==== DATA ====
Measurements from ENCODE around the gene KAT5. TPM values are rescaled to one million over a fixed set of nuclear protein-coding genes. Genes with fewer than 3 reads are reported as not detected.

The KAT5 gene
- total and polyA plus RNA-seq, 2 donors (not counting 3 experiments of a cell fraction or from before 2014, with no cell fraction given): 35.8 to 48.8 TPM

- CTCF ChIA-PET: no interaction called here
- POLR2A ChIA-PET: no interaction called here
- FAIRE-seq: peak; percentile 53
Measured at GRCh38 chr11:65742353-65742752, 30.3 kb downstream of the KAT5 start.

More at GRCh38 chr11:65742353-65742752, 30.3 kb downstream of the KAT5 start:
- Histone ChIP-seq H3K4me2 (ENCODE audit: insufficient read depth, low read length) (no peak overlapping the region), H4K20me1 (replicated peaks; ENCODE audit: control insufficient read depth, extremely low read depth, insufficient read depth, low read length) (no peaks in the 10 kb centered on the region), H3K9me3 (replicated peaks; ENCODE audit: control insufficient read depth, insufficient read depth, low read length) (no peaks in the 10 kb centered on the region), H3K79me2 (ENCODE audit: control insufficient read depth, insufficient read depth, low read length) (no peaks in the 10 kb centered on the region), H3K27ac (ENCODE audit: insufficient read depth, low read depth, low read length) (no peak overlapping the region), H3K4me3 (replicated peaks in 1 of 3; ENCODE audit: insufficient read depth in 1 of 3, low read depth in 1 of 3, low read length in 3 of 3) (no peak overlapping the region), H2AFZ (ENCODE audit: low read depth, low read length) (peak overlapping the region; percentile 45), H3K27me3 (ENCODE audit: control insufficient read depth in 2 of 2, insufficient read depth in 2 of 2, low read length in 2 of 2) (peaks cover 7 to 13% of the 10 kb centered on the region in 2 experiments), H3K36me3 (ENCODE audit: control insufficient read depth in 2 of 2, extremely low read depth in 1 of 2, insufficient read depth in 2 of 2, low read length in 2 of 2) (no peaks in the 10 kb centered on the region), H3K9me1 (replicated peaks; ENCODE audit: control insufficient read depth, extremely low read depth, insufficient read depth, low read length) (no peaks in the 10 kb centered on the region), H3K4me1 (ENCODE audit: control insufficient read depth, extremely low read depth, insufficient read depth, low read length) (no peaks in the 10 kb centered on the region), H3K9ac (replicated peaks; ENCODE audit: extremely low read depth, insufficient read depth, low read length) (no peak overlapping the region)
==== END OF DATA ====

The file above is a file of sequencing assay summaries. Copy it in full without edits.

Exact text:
Measurements from ENCODE around the gene KAT5. TPM values are rescaled to one million over a fixed set of nuclear protein-coding genes. Genes with fewer than 3 reads are reported as not detected.

The KAT5 gene
- total and polyA plus RNA-seq, 2 donors (not counting 3 experiments of a cell fraction or from before 2014, with no cell fraction given): 35.8 to 48.8 TPM

- CTCF ChIA-PET: no interaction called here
- POLR2A ChIA-PET: no interaction called here
- FAIRE-seq: peak; percentile 53
Measured at GRCh38 chr11:65742353-65742752, 30.3 kb downstream of the KAT5 start.

More at GRCh38 chr11:65742353-65742752, 30.3 kb downstream of the KAT5 start:
- Histone ChIP-seq H3K4me2 (ENCODE audit: insufficient read depth, low read length) (no peak overlapping the region), H4K20me1 (replicated peaks; ENCODE audit: control insufficient read depth, extremely low read depth, insufficient read depth, low read length) (no peaks in the 10 kb centered on the region), H3K9me3 (replicated peaks; ENCODE audit: control insufficient read depth, insufficient read depth, low read length) (no peaks in the 10 kb centered on the region), H3K79me2 (ENCODE audit: control insufficient read depth, insufficient read depth, low read length) (no peaks in the 10 kb centered on the region), H3K27ac (ENCODE audit: insufficient read depth, low read depth, low read length) (no peak overlapping the region), H3K4me3 (replicated peaks in 1 of 3; ENCODE audit: insufficient read depth in 1 of 3, low read depth in 1 of 3, low read length in 3 of 3) (no peak overlapping the region), H2AFZ (ENCODE audit: low read depth, low read length) (peak overlapping the region; percentile 45), H3K27me3 (ENCODE audit: control insufficient read depth in 2 of 2, insufficient read depth in 2 of 2, low read length in 2 of 2) (peaks cover 7 to 13% of the 10 kb centered on the region in 2 experiments), H3K36me3 (ENCODE audit: control insufficient read depth in 2 of 2, extremely low read depth in 1 of 2, insufficient read depth in 2 of 2, low read length in 2 of 2) (no peaks in the 10 kb centered on the region), H3K9me1 (replicated peaks; ENCODE audit: control insufficient read depth, extremely low read depth, insufficient read depth, low read length) (no peaks in the 10 kb centered on the region), H3K4me1 (ENCODE audit: control insufficient read depth, extremely low read depth, insufficient read depth, low read length) (no peaks in the 10 kb centered on the region), H3K9ac (replicated peaks; ENCODE audit: extremely low read depth, insufficient read depth, low read length) (no peak overlapping the region)